Since the atrial and ventricular activities overlap spectrally, linear filtering techniques are not suitable for extraction of the fibrillatory signal from the surface ECG. Instead, subtraction of averaged QRST complexes needs to be performed.

   After high-pass filtering (4th order Butterworth filter, 0.5 Hz cut-off), QRST complexes are subtracted using a template matching and averaging algorithm. Each R wave is automatically identified using a peak detection algorithm. QRST intervals are centered around this fiducial point, averaged in order to create a template, and then aligned with each QRST in the sample and subtracted.

   The final step of the process involves frequency analysis of this derived signal. The fibrillatory baseline signal is filtered (8th order Chebyshev filter, 0.5 to 80 Hz frequency range) and reduced to 200 Hz. In order to prevent the onset and offset of the signal from introducing artifact, a 512 points Hanning window with 128 points overlap is applied. This signal is then subjected to a 2048-point discrete Fourier transformation and displayed as a power spectrum by calculating the squared magnitude of each sample frequency. Peak frequency is determined in the 3 to 12 Hz range (Figure 1).

Figure 1. Signal processing technique used to determine peak fibrillatory frequency of surface ECG lead V1. Top panel: ECG segments with AF. Middle panel: Typical appearance of the signal after filtering and subtraction of QRST complexes using a template matching and averaging algorithm. Bottom panel: Frequency power spectrum produced by Fourier transformation of the signal in the middle panel. Most of the power is concentrated in a single narrow peak in both examples. Patient A (left panel) had a fibrillatory frequency of 5.8 Hz as opposed to 7.3 Hz in Patient B (right panel).

   Reliable and accurate identification of the atrial frequency spectrum is dependent on the suppression of the QRST complexes. The template and subtraction technique currently used does not account for rate related changes in the QT interval, possible U waves or changes in the electrical axes due to breathing. This may result in energy from other signals contributing to the processed signal. More sophisticated signal processing techniques such as the 'Spatiotemporal QRST Cancellation Technique' (85) or a separate subtraction of QRS and T wave templates (35) may improve the performance of this test even further.

   The vast majority of ECG recordings analyzed in previous investigations (13,15,17,39,63,79,80) have exhibited single-narrow banded frequency spectra when applying the described signal processing. Spectral decomposition of bipolar electrograms during experimental AF in sheep heart has revealed that the dominant frequency may result from repetitive activations by a reentrant source such as a single focal source within the pulmonary veins (41). The lower frequency components may represent various degrees of spatiotemporal organization of waves propagating from that source to the rest of the atria (42,78). Atrial anatomy and conduction properties may dictate to what ratio the rest of both atria can follow the primary source.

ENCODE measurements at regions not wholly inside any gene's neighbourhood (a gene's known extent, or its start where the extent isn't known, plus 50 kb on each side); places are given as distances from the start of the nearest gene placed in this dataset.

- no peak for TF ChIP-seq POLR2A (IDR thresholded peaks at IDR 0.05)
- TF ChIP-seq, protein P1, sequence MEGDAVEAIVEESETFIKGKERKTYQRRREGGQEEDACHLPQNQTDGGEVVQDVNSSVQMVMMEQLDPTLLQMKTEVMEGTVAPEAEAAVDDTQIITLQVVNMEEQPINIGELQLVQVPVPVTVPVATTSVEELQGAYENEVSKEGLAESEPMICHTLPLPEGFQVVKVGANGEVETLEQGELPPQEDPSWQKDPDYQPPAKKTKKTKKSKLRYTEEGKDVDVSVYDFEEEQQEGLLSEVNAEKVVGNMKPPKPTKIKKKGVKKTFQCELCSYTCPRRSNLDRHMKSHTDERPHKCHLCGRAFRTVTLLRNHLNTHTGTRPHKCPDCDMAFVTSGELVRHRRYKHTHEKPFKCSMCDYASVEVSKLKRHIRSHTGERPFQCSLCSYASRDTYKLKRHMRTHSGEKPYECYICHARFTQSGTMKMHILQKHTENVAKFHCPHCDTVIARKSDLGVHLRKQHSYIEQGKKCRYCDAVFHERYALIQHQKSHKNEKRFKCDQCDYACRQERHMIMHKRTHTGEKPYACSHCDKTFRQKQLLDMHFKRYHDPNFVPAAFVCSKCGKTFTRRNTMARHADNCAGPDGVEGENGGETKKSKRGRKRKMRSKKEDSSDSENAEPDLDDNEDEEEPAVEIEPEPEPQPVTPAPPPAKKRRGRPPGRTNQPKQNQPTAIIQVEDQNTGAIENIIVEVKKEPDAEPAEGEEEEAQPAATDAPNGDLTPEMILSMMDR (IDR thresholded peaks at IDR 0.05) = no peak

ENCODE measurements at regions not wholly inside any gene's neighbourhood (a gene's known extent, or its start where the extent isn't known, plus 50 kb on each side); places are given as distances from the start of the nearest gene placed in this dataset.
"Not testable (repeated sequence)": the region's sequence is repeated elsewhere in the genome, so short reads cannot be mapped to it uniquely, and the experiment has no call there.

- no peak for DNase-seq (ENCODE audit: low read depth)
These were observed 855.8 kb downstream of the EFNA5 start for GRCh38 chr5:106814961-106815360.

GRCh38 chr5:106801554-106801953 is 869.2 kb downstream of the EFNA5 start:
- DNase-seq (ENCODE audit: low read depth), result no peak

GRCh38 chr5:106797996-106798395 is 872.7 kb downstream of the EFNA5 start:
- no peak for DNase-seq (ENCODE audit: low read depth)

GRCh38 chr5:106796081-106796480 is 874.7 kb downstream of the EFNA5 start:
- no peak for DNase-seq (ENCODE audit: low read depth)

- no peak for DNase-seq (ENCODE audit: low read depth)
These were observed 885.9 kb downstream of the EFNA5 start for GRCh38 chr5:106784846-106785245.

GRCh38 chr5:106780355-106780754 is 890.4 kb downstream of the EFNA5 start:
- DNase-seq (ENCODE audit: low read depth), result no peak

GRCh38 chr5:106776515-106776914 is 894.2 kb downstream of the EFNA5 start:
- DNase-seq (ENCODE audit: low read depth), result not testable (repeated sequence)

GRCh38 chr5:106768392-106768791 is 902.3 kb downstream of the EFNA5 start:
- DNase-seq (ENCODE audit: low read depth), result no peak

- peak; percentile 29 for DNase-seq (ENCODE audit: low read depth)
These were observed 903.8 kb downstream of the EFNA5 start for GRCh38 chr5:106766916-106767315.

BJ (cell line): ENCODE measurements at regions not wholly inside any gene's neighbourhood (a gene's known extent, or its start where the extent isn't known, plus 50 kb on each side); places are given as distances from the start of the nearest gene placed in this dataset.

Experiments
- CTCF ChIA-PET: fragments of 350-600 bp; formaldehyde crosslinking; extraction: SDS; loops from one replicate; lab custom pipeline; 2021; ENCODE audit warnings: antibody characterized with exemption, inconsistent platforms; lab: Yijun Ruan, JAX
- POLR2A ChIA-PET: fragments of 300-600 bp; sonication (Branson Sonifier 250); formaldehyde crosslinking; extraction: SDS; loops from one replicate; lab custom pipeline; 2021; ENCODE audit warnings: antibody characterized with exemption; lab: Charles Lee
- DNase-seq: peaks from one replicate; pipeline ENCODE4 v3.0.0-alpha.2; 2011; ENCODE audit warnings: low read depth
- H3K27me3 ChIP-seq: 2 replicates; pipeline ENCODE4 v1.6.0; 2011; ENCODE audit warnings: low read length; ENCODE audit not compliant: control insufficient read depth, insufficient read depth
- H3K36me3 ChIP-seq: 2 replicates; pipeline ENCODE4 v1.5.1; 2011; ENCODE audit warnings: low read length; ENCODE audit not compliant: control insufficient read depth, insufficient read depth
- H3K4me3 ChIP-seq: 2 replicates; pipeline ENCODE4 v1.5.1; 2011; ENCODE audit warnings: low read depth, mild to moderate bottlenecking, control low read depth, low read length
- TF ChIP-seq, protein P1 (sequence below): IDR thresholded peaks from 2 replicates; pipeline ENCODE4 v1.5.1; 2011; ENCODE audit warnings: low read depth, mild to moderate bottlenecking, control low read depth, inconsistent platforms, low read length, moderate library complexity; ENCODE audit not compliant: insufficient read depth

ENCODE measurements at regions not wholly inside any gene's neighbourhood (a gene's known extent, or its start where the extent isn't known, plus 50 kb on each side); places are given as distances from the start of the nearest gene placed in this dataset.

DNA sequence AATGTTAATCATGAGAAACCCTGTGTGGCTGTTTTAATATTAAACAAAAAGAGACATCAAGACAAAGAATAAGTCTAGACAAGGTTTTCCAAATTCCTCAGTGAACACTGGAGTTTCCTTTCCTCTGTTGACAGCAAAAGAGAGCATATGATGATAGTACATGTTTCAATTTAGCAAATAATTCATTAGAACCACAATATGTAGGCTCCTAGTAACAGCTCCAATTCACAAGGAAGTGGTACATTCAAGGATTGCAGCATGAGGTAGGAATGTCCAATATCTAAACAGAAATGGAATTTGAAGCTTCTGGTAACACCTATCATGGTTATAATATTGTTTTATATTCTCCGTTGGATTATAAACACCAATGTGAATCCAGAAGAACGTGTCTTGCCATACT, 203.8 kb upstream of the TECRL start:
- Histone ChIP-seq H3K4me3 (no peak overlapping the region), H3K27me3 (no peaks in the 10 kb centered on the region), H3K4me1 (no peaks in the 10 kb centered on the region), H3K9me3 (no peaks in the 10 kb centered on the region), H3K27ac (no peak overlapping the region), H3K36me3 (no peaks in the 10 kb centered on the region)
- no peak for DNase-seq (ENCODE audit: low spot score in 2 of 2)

Fibrillatory frequency in human AF determined from the surface ECG exhibits a marked interindividual variability ranging between 4 and 9 Hz corresponding with a cycle length of 110 to 250 ms (13,15,17,39,63,79,80) which is in agreement to the values obtained from intraatrial recordings in previous investigations (3,23,31,36,46).

   Only few studies have directly compared frequency spectra from intracardiac electrograms with the surface ECG (13,39,70,80). There is agreement that the mean frequency of right atrial activation is represented in fibrillatory waves recorded in the surface ECG, mainly lead V1 (13,39,70,80).

   Fibrillatory frequency extracted from esophageal leads by applying similar data processing techniques may in contrast closer reflect atrial septal and left atrial activity (63) depending on the individual anatomy (39).

   The gross atrial fibrillatory pattern, studied by multiple simultaneous endocardial (31) or epicardial recordings (38) is reproducible already in repeated measurements of several seconds. While there is some short-term variability in fibrillatory frequency obtained from the surface ECG (13,39) and considerable diurnal variability (14,17,55), repeated daily frequency measurements at identical medication at the same time under similar conditions discloses an insignificant frequency variability (54).

   Several investigators have analyzed the relation between (invasively assessed) fibrillatory frequency and AF perpetuation or termination.